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Rear-end car accident in CO, lawsuit and settlement with insurance company

Denver, CO |

I got in a car acident. I rear-enede the man. No police report. I gave him my phone number and insurance information. Now he called and wants 1200 in cash for repairs. I would like to settle without the insurance company but can I insist that I directly pay the body shop? And is there some sort of document that he can sign stating that i did indeed pay for repairs for my records and saftey

Attorney Answers 2

Posted

I am not licensed in Colorado, so this is not legal advice, just general comments.

If you have auto insurance, you should contact your agent and tell the agent what happened. Your insurance company will handle all the details, and may even decide that the collision was not your fault. Normally if you rearend someone, it will be your fault, but not always. There are certain circumstances that could relieve you of liability.

To answer your questions, yes, you can make an agreement with the other driver for you to pay the body shop directly. And you can have the other driver sign a Release stating that he will not ever be able to come back and ask you for more money for property damage or for bodily injuries. I recommend that if you do not have auto insurance yourself, you contact a local lawyer to get help with the release form.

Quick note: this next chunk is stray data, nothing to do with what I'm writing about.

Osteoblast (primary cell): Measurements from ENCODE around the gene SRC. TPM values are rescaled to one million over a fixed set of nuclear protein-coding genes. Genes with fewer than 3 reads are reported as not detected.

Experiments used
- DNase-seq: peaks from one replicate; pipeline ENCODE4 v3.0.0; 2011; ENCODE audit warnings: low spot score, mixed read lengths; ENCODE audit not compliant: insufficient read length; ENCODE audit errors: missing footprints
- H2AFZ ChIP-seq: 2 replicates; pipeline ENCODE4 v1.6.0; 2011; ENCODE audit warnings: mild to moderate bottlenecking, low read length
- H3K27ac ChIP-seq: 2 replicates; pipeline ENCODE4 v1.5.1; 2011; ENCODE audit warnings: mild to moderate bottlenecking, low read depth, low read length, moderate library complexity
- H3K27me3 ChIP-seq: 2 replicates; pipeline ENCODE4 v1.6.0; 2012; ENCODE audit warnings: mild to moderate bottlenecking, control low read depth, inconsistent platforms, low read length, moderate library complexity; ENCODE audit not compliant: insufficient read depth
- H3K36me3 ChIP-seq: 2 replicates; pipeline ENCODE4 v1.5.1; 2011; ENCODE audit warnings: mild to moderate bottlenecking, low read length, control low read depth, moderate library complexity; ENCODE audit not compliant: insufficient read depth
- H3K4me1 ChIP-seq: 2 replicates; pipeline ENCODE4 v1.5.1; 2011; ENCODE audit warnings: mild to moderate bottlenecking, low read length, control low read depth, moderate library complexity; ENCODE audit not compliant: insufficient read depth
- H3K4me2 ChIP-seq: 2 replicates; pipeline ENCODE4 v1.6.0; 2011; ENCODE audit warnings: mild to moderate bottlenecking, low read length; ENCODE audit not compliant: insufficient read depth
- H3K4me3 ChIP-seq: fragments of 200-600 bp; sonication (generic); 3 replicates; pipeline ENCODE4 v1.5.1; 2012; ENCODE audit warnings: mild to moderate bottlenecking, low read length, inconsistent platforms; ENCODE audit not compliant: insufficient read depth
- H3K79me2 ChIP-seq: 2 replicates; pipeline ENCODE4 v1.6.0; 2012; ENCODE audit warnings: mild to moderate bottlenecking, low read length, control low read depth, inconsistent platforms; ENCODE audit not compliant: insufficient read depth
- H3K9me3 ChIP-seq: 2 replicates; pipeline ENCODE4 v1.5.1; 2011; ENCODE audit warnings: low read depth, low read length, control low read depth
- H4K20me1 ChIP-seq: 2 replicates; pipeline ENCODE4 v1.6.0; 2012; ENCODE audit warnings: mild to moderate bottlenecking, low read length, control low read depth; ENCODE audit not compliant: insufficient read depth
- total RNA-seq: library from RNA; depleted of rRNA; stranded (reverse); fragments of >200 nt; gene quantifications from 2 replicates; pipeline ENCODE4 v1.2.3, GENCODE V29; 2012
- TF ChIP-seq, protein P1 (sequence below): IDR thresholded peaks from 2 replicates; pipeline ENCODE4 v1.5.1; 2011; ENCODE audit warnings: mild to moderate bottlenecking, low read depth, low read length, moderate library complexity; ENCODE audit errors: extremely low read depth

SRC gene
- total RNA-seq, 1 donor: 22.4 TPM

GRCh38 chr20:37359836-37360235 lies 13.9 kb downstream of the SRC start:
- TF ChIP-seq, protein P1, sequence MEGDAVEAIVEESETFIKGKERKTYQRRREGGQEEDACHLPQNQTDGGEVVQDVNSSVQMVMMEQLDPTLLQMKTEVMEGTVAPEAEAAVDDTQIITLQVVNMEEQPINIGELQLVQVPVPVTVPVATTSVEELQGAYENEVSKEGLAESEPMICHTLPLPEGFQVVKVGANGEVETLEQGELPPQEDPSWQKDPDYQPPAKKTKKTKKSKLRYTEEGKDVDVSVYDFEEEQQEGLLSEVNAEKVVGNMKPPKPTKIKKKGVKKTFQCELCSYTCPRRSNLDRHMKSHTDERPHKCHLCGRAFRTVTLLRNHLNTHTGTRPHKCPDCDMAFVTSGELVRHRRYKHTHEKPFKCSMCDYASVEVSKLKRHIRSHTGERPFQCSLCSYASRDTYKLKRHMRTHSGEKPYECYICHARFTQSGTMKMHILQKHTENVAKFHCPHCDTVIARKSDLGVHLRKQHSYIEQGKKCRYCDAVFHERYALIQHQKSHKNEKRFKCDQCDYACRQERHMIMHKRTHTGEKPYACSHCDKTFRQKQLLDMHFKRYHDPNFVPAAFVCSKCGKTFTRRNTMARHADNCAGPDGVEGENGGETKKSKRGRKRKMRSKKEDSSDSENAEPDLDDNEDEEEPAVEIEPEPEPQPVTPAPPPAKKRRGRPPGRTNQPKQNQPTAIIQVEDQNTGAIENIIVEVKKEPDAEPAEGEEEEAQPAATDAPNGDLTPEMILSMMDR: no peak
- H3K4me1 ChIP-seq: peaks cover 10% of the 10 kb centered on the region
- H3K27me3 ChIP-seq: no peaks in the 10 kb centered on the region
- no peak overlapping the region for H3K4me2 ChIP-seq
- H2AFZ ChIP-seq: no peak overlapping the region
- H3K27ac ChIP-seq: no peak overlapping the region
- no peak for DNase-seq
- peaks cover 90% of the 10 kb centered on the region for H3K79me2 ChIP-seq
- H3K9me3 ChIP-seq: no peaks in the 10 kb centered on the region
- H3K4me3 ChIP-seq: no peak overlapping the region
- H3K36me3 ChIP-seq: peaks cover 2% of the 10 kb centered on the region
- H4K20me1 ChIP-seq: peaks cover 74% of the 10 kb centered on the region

Good luck to you.

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Posted

Assuming you are at fault, you are not really in a position to tell the person where the money is paid. If you would like to settle without the insurance company, the cost is paying the money even though the person may not have $1200 in repairs. You may suggest obtaining two or three estimates and either average the cost or lowest estimate and pay the amount directly to the person. You should have the individual sign a waiver of claims form first, or, if they are unwilling and you still would like to settle, you can write in the memo line on the check for full and final settlement of all claims arising from an automobile accident and include the date. At the very least, if they cash the check, you can argue they accepted the restricted endorsement on the check; consequently, they waived their right to sue you.

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